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  • Today project teams carry out everything from port expansions, to hospital restucturing, to upgrading information systems. Endeavors such as, providing emergency aid to a region devastated by a hurricane or flood; devising a strategy for reducing crimewithin a city; organizing a community effort to renovate a historic site; organizing an (annual) music festival; would and do benefit from the application of modern project management skills and techniques. Some successful projeicts hidden in the headlines Nintendo64 games instant success in Christmas market; 5000 years old Egyptian temples relocated at Abu Simbel.
  • A singular purpose, such as, Constructing a 12 story apartment complex by January of 2003; Releasing version 2 of a specific software package; is often lacking in daily organizational life in which workers perform repetitive operations. Having definite endpoints is contrary to the ongoing duties and responsibilities of traditional jobs. Classic organizational work is segmented according to functional speciality, whereas projects typically require the combined efforts of a variety of specialists. Even basic construction projects that involve established set of routines and procedures, require some degree of customization that makes them unique. Projects are generally evaluated according to what was accomplished, what it cost and how much time it took. These triple constraints impose a high degree of accountability than is found in most classic jobs or functions.
  • A singular purpose, such as, Constructing a 12 story apartment complex by January of 2003; Releasing version 2 of a specific software package; is often lacking in daily organizational life in which workers perform repetitive operations. Having definite endpoints is contrary to the ongoing duties and responsibilities of traditional jobs. Classic organizational work is segmented according to functional speciality, whereas projects typically require the combined efforts of a variety of specialists. Even basic construction projects that involve established set of routines and procedures, require some degree of customization that makes them unique. Projects are generally evaluated according to what was accomplished, what it cost and how much time it took. These triple constraints impose a high degree of accountability than is found in most classic jobs or functions.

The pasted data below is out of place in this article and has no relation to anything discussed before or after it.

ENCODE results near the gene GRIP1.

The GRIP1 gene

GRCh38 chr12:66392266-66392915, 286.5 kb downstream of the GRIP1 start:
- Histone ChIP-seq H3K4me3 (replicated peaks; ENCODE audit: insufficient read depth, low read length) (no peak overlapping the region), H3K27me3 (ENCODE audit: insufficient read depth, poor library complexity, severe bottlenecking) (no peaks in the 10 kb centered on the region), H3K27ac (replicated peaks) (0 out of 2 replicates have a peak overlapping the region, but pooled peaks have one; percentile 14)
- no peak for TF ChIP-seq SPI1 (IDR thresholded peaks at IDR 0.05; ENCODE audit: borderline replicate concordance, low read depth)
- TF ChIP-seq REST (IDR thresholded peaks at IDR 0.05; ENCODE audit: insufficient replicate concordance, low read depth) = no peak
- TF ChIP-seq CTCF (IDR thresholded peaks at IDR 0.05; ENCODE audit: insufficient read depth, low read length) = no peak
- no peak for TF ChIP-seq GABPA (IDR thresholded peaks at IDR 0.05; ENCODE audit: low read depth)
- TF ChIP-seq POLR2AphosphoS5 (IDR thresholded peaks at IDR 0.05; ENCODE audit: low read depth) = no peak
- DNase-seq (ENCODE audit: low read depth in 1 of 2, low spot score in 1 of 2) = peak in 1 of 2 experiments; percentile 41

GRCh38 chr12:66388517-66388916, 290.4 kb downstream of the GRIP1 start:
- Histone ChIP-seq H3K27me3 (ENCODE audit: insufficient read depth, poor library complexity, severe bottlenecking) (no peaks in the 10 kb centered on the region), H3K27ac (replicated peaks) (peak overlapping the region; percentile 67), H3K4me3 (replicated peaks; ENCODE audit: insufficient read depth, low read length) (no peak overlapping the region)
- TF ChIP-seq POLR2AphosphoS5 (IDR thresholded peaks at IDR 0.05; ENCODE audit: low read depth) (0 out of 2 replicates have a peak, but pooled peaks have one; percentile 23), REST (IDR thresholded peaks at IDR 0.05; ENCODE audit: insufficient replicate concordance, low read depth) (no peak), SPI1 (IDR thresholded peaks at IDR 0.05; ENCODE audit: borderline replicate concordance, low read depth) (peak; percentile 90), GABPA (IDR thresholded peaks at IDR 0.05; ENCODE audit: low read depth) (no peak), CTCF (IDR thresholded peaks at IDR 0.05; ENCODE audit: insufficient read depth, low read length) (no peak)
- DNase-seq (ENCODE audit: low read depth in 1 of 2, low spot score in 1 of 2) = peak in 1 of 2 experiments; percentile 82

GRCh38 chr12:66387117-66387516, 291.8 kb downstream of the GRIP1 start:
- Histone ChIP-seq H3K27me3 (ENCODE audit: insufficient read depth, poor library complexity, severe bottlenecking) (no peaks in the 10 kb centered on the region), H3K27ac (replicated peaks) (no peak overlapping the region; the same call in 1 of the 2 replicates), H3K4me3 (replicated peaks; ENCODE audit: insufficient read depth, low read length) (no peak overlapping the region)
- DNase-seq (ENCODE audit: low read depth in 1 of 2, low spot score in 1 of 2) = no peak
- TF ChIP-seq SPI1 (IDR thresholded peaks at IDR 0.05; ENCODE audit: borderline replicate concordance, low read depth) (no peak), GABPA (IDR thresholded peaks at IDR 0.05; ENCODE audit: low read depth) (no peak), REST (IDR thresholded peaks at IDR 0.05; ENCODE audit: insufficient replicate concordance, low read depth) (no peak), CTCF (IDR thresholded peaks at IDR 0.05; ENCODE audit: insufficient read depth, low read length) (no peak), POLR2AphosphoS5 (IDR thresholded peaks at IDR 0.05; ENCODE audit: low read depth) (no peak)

• Definition : Specifications of the project are defined; project objectives are established; teams are formed; major responsibilities are assigned. Planning : The level of effort increases; plans are developed to determine what the project will entail, when it will be scheduled, who it will benefit, what quality lmevel should be maintained, what the budget will be. Execution : A major portion of the physical and mental project work takes place at this stage. The physical product is produced (bridge; report; software program, movie). Time, cost and specification measures are used for control (through questions such as: is the project on schedule, on budget and meeting specifications? what are the forecasts of each of these measures?) Revision/changes in plans are made and implemented. Delivery : This stage includes two major activities: Delivering the product produced to the customer (including customer training and transferring documents); Redeploying project resources (i.e. releasing project equipment / materials to other porject, and finding new assignments for project team members) Since most organizations have a portfolio of projects going on concurrently, each at a different stage of its life cycle, careful planning and management at the organization and project level are imperative.
  • Planing Activities: Scope Planning; Resource Planning; Cost Planning; Quality Planning; Organizational Planning; CommunicationsPlanning; Risk Management Planning; Procurement Planning. Control and Monitoring Activities Scope and Change Control; Schedule Control; Cost Control; Quality Control; Risk Monitoring and Control;
  • Planing Activities: Scope Planning; Resource Planning; Cost Planning; Quality Planning; Organizational Planning; CommunicationsPlanning; Risk Management Planning; Procurement Planning. Control and Monitoring Activities Scope and Change Control; Schedule Control; Cost Control; Quality Control; Risk Monitoring and Control;